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Analysis: Recent Yield Adjustment Trend Almost Over
Fixed Income Weekly
Analysis: Recent Yield Adjustment Trend Almost Over
  • By marie
  • September 20, 2016, 00:45
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The recent global surge in yields (centering on long-term bonds) is seen as representing an adjustment to reasonable levels following excessive drops in the wake of the Brexit vote.
The recent global surge in yields (centering on long-term bonds) is seen as representing an adjustment to reasonable levels following excessive drops in the wake of the Brexit vote.

 

We view the recent global surge in yields (centering on long-term bonds) as representing an adjustment to reasonable levels following excessive drops in the wake of the Brexit vote. As such, global bond market fears should ease following the upcoming September FOMC meeting and BOJ meeting. Against this backdrop, we suggest expanding duration on KTBs upon yield rises.

Major issues in global bond markets

The global bond market has weakened notably as of late, with softening centering on long-term maturities. Amid the mounting probability of a federal funds (FF) rate hike before year-end, it appears as though the global monetary easing trend has lost some steam, with quantitative easing (QE) efforts by both the European Central Bank (ECB) and the Bank of Japan (BOJ) having reached the limits of their effectiveness. In particular, the BOJ is expected to reduce its QE-related purchasing of long-term bonds – which had been aimed at defending financial institutions’ profitability – and may in turn lead to greater long-short spreads.

But, given lingering deflation fears and uncertainties towards the global economy, it is our view that the global monetary easing trend has not yet reached its endpoint. As such, the recent global trend towards higher yields is unlikely to extend further for two reasons. First, the upcoming September BOJ monetary policy meeting (Sept. 20-21) will likely usher in an additional base rate cut and further QE (to focus on short and midterm bonds). Believing that the BOJ will reduce its purchasing program for long-term bonds, we forecast that a bullish yield curve increasing pressure will be seen in global bond markets. That said, it seems as though predictions for such pressure are already mostly priced into the market. Second, the Fed will likely keep the federal funds (FF) rate frozen at the September Federal Open Market Committee (FOMC) meeting while implying that a hike is in the cards for December. At the same time, however, we expect the Fed to pare back its 2016 GDP growth forecast and its FF rate hike outlook to one hike before end-2016 instead of two, factors which should in turn help ease global bond market fears.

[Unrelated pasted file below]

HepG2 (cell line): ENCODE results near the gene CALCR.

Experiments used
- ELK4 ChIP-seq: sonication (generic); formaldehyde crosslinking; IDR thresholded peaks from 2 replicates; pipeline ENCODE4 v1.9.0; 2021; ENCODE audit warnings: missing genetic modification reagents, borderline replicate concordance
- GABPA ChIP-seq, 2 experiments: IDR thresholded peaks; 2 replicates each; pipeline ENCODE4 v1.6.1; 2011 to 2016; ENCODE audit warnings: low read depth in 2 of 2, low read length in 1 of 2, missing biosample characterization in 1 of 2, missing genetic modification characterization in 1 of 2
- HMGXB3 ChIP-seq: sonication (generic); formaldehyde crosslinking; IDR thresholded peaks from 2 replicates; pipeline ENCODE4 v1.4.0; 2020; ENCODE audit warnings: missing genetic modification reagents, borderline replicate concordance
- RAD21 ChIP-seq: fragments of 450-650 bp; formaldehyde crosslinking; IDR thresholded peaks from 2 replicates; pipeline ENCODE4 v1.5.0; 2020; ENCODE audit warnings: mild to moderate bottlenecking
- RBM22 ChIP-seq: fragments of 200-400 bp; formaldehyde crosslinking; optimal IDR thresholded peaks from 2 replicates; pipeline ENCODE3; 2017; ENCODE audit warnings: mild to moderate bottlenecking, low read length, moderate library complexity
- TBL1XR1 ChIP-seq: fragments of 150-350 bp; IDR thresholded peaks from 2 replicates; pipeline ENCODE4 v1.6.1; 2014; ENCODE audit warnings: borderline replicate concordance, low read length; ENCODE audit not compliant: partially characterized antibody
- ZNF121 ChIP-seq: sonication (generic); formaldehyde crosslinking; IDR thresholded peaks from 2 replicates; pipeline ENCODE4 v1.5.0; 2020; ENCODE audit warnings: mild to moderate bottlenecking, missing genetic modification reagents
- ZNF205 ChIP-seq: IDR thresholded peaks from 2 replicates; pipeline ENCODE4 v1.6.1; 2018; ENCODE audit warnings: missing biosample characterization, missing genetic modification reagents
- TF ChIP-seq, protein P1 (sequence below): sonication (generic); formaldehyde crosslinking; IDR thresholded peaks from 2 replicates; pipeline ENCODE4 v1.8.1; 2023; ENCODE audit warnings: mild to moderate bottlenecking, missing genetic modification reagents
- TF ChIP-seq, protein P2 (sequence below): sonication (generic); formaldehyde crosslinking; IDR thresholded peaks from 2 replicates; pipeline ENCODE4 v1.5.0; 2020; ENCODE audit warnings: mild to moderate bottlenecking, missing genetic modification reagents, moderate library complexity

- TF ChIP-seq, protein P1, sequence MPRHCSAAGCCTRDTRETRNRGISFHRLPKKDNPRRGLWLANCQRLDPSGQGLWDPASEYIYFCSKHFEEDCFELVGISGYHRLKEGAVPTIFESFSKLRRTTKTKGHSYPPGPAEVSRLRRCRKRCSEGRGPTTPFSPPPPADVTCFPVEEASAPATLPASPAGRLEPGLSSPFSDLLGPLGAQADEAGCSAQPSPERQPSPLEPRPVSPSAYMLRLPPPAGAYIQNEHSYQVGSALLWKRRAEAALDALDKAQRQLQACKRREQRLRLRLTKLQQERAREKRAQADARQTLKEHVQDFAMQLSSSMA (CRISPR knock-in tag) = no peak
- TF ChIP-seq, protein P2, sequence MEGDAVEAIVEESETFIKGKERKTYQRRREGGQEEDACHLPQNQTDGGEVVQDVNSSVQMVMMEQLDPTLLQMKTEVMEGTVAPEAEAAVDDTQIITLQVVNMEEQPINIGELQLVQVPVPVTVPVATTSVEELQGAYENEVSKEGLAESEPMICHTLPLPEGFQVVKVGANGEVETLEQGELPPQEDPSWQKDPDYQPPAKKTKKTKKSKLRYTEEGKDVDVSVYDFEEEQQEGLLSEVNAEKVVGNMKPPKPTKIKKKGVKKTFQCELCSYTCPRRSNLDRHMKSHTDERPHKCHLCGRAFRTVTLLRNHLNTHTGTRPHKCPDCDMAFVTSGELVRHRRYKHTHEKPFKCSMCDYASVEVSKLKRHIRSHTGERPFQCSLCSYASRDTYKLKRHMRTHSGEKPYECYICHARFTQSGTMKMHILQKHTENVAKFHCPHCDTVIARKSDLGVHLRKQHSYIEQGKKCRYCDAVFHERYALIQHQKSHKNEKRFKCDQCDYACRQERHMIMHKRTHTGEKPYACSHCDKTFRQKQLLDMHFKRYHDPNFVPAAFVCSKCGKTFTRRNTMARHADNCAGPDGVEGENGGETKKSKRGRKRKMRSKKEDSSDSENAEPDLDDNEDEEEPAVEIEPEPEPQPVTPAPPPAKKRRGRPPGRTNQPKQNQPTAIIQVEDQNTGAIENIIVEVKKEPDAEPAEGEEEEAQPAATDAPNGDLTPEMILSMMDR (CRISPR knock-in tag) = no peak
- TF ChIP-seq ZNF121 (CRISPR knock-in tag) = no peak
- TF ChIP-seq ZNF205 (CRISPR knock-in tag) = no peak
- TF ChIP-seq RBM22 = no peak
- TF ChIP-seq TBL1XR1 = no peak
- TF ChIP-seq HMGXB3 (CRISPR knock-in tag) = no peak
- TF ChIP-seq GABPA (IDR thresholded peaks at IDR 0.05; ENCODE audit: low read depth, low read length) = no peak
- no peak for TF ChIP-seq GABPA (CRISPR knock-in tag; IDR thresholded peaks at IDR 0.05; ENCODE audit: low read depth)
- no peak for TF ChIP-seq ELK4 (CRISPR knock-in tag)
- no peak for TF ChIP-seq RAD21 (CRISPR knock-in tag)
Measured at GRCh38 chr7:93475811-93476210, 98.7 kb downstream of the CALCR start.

We do not interpret the recent global surge in yields, centered on long-term bonds, as meaning that the global monetary easing trend has run its course. Rather, we view it as representing an adjustment to reasonable yield levels following excessive drops in the wake of the Brexit decision – noting that yields on bonds worldwide have returned to pre-Brexit levels, these yield adjustments appear to have mostly finished. Against this backdrop, we believe that bond yields will stabilize downward after the September FOMC meeting.

Weekly global bond market outlook and trading recommendations

In developed markets, although worries towards a FF rate hike are set to linger, the US bond market should stabilize after the September FOMC meeting. The 10-year TB yield is to move between 1.62 and 1.75 percent, and the 2-10 year spread will likely narrow. The US TB-Bund spread is set to shrink, and the EMU spread should rise slightly.

In Asia, excluding Japan, despite expectations for a FF rate hike by year-end, bond fund inflows into Asian bond markets, although modest, are sustaining. Meanwhile, the Indonesian bond market looks attractive given the possibility that the Bank Indonesia (BI) will announce a base rate cut should the Fed opt to keep the FF rate frozen at the September FOMC meeting.

In the domestic bond market this week, we expect the Korean bond market to strengthen slightly, with the 3-year KTB yield ranging between 1.32 and 1.38 percent, the 5-year KTB yield moving between 1.36 and 1.43 percent, and the 10-year KTB yield fluctuating between 1.53 and 1.61 percent. Despite the recent global phenomenon of rising yield curves, long-term KTBs will likely strengthen vs. their global counterparts thanks to ample demand.

For trading recommendations, we advise, first, remaining long on 10-year KTBs; second, remaining long on 10-year KTBs; third, remaining long on 5-year Indonesian bonds; fourth, maintaining a US 2/10 flattener position; and fifth, remaining long on 5-year Thai bonds.